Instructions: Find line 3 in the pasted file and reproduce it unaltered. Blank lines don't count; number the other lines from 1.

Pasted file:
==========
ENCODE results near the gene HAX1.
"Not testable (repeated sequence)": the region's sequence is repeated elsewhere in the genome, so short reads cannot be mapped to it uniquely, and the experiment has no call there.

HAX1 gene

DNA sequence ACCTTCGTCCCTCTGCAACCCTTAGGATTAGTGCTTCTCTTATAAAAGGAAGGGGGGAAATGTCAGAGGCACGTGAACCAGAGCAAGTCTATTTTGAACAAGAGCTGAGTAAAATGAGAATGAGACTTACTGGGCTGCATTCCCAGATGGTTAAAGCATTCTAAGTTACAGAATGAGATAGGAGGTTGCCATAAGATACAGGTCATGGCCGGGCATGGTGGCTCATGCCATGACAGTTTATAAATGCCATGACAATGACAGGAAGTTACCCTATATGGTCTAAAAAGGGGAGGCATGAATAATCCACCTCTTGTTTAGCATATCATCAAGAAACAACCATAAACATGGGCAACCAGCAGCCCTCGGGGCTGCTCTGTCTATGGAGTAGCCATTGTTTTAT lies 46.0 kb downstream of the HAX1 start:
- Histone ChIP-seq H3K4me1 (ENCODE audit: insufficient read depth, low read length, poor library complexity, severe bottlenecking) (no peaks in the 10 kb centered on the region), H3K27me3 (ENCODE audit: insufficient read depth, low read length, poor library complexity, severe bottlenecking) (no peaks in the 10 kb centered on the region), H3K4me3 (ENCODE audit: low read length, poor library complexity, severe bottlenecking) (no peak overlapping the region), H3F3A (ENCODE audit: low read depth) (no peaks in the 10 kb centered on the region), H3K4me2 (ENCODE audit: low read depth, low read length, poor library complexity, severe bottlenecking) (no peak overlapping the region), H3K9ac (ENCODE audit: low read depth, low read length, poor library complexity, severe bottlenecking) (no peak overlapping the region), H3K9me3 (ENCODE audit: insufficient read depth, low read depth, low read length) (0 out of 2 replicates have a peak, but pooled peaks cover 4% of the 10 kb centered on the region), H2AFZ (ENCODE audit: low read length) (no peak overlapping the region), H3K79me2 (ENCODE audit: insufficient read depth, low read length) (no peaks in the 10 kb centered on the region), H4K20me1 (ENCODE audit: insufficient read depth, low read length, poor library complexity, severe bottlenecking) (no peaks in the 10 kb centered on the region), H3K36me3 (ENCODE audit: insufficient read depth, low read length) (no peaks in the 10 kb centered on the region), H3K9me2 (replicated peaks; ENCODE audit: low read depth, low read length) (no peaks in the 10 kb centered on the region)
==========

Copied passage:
HAX1 gene